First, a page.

When you create your Last Will and Testament, you want to create a legal document that explains exactly how you would like your property, assets, and other important items divided when you pass away. In theory, this one document should be a sufficient way of letting everyone know what you want to happen, and it should stand unchallenged. However, there are times when people disagree with what is written in the Will. Here are four reasons a Will might be contested.
1. You didn’t update your Will after a major life event
Sometimes, Wills are set aside and forgotten once they’ve been completed. However, if your Will fails to account for major life events like marriage, children, or a divorce; it’s likely your Will might be contested. Honestly, you would want this to happen. Most likely, you didn’t mean to exclude your spouse or children. You also probably wouldn’t mean to leave everything to a former spouse. Still, if you don’t update your Will periodically, this will be the official message you’re sending when you pass away.
2. There are multiple Wills
When you update your Will, there are a couple different things you could do. First, you could create a legal document that contains amendments to your already-existing Will. Second, you could create an entirely new Will. If there are multiple copies of a Will in existence, the court will normally use the most currently dated Will. However, if there are any errors (such as misspellings of names) that make the Will invalid, the previous version of the Will must be used. For this reason, it’s a good idea to destroy any Wills that no longer reflect your wishes.
3. Invalid Distributions
Another invalid aspect of Wills is that items are distributed that are not legally allowed to be distributed. For example, let’s say a person passes away and wants to leave the home to their child. This may not be allowed if the surviving spouse is still living in the home.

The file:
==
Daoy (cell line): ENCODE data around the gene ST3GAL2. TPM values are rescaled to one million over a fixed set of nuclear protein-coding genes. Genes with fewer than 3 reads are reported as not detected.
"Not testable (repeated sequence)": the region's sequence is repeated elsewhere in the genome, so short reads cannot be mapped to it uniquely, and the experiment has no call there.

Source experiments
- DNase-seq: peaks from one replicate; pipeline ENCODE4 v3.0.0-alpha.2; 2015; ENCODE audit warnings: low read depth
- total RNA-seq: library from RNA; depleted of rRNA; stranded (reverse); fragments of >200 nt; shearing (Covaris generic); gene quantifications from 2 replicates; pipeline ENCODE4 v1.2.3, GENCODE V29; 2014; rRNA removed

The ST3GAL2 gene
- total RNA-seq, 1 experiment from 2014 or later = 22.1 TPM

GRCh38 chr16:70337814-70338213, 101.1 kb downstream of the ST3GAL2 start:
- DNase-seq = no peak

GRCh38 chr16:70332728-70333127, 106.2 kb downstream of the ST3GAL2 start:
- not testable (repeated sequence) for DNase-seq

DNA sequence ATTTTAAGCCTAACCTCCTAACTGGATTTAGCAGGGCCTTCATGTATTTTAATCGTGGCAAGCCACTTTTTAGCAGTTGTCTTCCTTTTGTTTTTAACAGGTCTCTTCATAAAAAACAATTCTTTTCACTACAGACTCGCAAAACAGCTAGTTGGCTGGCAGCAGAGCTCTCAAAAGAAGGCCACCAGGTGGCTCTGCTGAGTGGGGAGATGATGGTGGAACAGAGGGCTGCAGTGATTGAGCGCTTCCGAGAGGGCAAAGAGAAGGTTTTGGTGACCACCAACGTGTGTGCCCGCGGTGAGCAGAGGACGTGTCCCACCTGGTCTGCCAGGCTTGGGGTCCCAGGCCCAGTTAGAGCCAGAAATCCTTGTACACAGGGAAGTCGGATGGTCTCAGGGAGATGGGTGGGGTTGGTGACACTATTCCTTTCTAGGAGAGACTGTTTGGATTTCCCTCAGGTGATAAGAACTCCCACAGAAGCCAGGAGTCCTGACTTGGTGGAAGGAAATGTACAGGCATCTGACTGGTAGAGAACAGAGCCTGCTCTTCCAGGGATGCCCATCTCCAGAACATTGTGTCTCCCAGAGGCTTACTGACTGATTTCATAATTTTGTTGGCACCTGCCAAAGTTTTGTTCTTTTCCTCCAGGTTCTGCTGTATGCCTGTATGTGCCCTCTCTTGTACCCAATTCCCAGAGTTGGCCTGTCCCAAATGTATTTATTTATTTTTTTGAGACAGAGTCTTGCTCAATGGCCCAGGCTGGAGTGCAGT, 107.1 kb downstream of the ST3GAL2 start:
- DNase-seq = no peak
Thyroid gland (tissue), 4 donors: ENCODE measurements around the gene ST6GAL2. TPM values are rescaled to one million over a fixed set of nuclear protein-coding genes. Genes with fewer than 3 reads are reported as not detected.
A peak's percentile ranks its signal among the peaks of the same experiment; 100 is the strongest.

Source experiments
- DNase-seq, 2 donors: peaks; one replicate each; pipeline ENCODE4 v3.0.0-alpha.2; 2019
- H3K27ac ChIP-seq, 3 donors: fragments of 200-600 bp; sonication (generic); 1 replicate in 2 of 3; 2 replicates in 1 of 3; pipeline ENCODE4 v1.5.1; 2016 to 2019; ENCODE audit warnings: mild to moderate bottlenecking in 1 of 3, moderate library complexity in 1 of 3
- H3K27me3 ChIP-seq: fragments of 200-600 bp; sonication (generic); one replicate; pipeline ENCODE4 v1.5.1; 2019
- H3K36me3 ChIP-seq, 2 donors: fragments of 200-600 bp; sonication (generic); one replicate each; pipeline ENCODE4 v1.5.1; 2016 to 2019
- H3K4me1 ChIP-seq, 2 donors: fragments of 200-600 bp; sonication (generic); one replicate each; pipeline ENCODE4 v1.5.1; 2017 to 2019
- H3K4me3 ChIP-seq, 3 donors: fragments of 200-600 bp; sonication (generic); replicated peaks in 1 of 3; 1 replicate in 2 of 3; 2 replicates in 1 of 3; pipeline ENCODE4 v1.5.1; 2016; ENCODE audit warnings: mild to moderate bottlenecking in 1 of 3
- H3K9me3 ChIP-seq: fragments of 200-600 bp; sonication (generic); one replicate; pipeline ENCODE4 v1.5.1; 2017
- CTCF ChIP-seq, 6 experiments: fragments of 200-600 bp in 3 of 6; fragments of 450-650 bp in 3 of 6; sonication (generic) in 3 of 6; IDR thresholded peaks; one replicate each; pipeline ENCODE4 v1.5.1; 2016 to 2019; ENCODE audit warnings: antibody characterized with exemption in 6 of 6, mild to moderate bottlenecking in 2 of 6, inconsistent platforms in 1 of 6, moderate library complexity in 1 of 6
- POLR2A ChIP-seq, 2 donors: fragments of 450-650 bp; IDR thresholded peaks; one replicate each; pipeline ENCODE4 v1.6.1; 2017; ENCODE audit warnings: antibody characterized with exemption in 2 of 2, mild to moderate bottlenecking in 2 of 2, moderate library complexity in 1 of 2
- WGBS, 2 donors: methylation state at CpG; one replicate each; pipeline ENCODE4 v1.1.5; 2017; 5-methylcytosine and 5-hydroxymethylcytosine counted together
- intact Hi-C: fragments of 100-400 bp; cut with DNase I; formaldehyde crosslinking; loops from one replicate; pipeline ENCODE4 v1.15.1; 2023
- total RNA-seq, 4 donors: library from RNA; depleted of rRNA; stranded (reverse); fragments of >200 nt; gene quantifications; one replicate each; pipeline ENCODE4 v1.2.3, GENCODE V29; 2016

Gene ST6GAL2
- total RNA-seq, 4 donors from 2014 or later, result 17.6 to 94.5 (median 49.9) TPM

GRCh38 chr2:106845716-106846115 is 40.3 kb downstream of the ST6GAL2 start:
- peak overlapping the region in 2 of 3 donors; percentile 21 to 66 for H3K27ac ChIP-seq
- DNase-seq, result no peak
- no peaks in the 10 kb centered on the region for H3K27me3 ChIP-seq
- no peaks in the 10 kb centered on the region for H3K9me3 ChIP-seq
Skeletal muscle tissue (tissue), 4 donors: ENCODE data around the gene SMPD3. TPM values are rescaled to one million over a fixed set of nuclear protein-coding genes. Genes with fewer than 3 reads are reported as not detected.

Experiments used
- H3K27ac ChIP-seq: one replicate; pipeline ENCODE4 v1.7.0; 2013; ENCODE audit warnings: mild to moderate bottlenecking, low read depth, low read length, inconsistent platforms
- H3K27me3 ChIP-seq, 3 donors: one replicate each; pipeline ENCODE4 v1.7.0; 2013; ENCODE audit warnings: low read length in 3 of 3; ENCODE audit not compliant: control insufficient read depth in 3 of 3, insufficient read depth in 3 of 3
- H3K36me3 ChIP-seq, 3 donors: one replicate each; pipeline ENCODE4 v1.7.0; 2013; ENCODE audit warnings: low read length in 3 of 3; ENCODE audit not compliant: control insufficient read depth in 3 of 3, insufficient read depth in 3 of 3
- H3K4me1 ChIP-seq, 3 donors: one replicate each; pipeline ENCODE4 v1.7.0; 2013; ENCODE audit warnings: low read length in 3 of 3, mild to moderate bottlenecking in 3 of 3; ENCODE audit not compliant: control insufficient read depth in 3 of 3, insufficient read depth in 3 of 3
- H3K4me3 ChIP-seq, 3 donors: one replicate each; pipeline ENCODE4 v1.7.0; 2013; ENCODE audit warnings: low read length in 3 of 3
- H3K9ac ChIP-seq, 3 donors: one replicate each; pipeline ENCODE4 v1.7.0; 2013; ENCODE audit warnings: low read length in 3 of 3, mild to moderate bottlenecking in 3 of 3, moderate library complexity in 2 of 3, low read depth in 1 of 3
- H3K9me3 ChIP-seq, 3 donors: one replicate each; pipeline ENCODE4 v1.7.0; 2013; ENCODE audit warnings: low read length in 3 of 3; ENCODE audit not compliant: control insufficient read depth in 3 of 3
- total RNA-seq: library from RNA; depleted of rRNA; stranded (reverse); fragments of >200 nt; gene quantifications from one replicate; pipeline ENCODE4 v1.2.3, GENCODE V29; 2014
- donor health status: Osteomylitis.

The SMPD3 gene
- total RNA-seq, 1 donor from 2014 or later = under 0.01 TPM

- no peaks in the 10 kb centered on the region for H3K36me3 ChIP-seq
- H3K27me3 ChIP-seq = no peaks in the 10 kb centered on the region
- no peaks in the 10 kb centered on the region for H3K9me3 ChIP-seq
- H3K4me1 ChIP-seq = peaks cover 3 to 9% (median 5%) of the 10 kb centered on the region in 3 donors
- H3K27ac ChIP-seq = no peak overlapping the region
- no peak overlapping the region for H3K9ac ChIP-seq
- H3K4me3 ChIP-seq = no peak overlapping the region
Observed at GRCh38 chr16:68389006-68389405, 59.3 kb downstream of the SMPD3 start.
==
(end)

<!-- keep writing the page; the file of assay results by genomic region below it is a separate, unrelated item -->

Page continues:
By including invalid distributions of possessions and misspellings in your Will, you run the risk that part or all of your Will would be challenged or deemed invalid. This would mean all your time and money spent creating the Will would be wasted.
4. There are questions about whether you were in your right mind when the Will was created
If you wait until you are seriously ill or just about to die to create your Will, it could be contested because people could claim you were not in your right mind. For this reason, it’s a good idea to create your Will while you’re still relatively young.
Do You Want to Create a Will that No One Will Contest?
The last thing you want to do is spend time and money creating a Will that no one will enforce when you’re deceased. In order to ensure your Will is valid and to reduce the likelihood of someone contesting it, it’s best to meet with a qualified attorney to create this important legal document. At Pence Law Firm, P.C., we can help you create an enforceable Will. Call our office today at (918) 367-8505 or contact us online to learn how we can help.